Office of the Attorney General
Mr. Thomas T. League
Opinion No. H-1235
Re: Whether article 7044a, V.T.C.S., requiring the tax rate to be set on or before July 20 applies to counties.
Dear Mr. League:
You have asked if article 7044a, V.T.C.S., applies to counties. Article 7044a provides:
Section 1. From and after January 1, 1966, all taxing authorities which use the services of the county tax assessor-collector, either to assess or collect taxes for such taxing authority, shall, on or before July 20 of each year, notify the county tax assessor-collector whose services are to be used by the taxing authority of the tax rate for the succeeding taxable year adopted by the taxing authority.
Sec. 2. In the event any taxing authority using the services of the county tax assessor-collector for either assessing or collecting taxes of the taxing authority fails to notify the county tax assessor-collector of the tax rate adopted by the taxing authority, prior to July 20, as provided in Section 1 of this Act, the tax rate for the succeeding year shall be the tax rate for the preceding year, rather than the tax rate adopted by the taxing authority, and in no event shall a new tax rate be in force and effect unless notification of such tax rate is furnished the county tax assessor-collector prior to July 20 of each year.
Sec. 3. In compiling the tax roll for a taxing authority using the services of the county tax assessor-collector, the county tax assessor- collector shall use the rate furnished him by the taxing authority prior to July 20 of each year, or, in the event the county tax assessor-collector has not been furnished a new tax rate, the county tax assessor-collector shall use the tax rate adopted for the preceding taxable year by the taxing authority.
Shortly after the statute was enacted in 1965, Attorney General Opinion C-647 (1966) indicated that the provisions of the statute are applicable to counties. The opinion reasoned that the statute is applicable to 'all taxing authorities which use the services of the county tax assessor-collector, either to assess or collect taxes for such taxing authority' and that since the county is a taxing authority which uses the services of the county tax assessor-collector, the county is required to meet the deadline established in the statute. See also Attorney General Opinions H-849 (1976); C-753 (1966); C-701 (1966).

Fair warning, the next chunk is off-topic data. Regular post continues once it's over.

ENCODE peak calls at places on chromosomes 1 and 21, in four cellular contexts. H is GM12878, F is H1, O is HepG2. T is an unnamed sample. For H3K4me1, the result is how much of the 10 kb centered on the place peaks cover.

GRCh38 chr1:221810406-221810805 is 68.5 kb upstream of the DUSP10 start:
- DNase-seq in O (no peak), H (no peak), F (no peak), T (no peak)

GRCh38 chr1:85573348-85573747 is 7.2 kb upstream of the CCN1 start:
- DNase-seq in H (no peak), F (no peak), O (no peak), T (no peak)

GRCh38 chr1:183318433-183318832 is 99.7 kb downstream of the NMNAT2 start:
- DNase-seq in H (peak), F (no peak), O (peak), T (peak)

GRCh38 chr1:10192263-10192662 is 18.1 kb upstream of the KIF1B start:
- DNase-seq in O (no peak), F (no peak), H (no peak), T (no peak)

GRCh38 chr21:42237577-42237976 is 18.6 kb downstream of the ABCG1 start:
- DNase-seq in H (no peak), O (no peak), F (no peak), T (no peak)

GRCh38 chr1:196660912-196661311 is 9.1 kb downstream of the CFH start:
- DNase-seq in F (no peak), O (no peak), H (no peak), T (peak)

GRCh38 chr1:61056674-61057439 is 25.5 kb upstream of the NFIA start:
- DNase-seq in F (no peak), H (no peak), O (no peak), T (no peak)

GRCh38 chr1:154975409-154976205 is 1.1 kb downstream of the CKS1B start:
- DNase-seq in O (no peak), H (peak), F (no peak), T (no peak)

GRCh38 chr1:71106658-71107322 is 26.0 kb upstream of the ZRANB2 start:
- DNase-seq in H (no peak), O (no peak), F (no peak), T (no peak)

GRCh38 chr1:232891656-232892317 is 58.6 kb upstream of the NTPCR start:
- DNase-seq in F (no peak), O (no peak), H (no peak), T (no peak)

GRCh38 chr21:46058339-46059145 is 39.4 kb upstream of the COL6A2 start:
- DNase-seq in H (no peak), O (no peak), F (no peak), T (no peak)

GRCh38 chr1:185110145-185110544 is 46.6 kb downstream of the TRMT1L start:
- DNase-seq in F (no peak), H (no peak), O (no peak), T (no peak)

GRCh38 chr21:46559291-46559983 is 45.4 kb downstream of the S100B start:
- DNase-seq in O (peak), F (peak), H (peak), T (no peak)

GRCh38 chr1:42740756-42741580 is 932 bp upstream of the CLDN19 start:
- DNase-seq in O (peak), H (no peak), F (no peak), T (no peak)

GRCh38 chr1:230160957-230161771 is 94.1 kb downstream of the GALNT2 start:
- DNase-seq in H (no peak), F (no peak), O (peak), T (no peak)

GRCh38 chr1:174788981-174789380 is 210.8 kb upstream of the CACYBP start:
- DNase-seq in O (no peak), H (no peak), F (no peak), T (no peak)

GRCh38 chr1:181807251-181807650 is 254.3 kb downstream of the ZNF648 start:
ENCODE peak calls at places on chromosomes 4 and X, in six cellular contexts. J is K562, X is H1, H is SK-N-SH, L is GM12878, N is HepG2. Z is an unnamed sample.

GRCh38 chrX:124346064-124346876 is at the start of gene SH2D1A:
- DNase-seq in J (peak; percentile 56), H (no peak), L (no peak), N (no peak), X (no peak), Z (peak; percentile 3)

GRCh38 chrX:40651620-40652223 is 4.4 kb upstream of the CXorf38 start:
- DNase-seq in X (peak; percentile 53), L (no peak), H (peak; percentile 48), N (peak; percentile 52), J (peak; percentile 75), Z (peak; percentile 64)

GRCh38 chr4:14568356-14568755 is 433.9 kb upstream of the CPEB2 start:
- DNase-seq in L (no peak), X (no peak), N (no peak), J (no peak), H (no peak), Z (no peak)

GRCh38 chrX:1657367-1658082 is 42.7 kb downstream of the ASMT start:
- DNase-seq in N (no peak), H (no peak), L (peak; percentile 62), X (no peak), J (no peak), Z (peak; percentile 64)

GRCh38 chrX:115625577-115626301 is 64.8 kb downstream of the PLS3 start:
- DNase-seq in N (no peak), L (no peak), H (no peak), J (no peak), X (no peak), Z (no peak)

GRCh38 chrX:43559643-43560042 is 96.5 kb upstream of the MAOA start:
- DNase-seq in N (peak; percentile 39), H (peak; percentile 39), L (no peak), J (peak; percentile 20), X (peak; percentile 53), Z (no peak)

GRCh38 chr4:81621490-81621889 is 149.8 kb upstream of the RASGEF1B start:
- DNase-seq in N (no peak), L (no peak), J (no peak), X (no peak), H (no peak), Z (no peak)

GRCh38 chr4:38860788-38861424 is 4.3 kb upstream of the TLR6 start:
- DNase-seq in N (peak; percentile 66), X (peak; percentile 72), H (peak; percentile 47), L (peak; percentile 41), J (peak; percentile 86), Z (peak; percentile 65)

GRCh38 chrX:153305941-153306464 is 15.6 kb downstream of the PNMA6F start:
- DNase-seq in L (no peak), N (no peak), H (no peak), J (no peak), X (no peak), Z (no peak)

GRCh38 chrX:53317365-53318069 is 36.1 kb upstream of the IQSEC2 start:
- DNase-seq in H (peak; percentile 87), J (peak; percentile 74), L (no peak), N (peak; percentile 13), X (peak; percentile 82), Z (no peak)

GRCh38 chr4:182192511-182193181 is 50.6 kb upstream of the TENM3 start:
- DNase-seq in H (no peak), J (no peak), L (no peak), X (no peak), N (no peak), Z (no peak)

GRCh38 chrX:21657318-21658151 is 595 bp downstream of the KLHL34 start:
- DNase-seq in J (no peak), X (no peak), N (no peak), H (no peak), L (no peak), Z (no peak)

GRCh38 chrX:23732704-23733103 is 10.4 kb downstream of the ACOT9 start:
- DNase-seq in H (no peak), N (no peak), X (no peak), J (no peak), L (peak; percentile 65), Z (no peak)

It is our view that Attorney General Opinion C-647 was not correctly decided. That opinion failed to consider the effect of other statutes relating to the time the county commissioners court establishes the tax rate. The most relevant statute is article 689a-11, V.T.C.S., which provides in part:
The Commissioners' Court in each county shall each year provide for public hearing on the county budget--which hearing shall take place on some date to be named by the Commissioners' Court subsequent to August 15 and prior to the levy of taxes by said Commissioners' Court. . . . When the budget has been finally approved by the Commissioners' Court, the budget, as approved by the court shall be filed with the clerk of the county court and taxes levied only in accordance therewith. . . .
The phrase 'levy of taxes' and variations thereof can have many different meanings, see Amaimo v. Carter, 212 S.W.2d 950 (Tex. Civ. App.-- Beaumont 1948, writ ref'd n.r.e.); however, in this context, we believe it refers to the establishment of the tax rate. Article 689a-11 clearly contemplates that taxes will be levied only in accordance with the approved budget. We believe this expresses the intention of the legislature that the tex rate should not be established until the county has considered and adopted the budget. See Victory v. State, 158 S.W.2d 760 (Tex. 1942) and Cranfill Bros. Oil Co. v. State, 54 S.W.2d 813 (Tex. Civ. App.--El Paso 1932, writ ref'd) which held that an order which does nothing more than to establish the tax rate is a tax levy.
Statutes which relate to the same subject matter are to be read and construed together, and any conflict between their provisions will be harmonized if possible. Standard v. Sadler, 383 S.W.2d 391 (Tex. 1964); State v. Standard Oil Co., 107 S.W.2d 550 (Tex. 1937); International Service Insurance Co. v. Jackson, 335 S.W.2d 420 (Tex. Civ. App.--Austin 1960, writ ref'd n.r.e.). A construction which concludes that a statute has impliedly repealed another is to be avoided if at all possible. Lasater v. Lopez, 217 S.W. 373 (Tex. 1919); Cole v. State, 170 S.W. 1036 (Tex. 1914); State v. Jackson, 370 S.W.2d 797 (Tex. Civ. App.--Houston 1963) aff'd 376 S.W.2d 341 (Tex. 1964). In this case, we believe the appropriate construction of article 7044a is that it was intended to apply to the various taxing authorities other than the county which utilizes the services of the county tax assessor and that no implied repeal of article 689a-11 was intended. See, e.g., V.T.C.S. 1042b, article 2351a-6; Education Code ss 23.94, 130.121; Water Code ss 51.595, 56.073. Accordingly, it is our opinion that the deadline for setting the tax rate established by article 7044a does not apply to counties. Attorney General Opinion C-647 is overruled.
A county is not required to set its tax rate on or before July 20.
Very truly yours,
John L. Hill
Attorney General of Texas
David M. Kendall
C. Robert Heath
Chairman Opinion Committee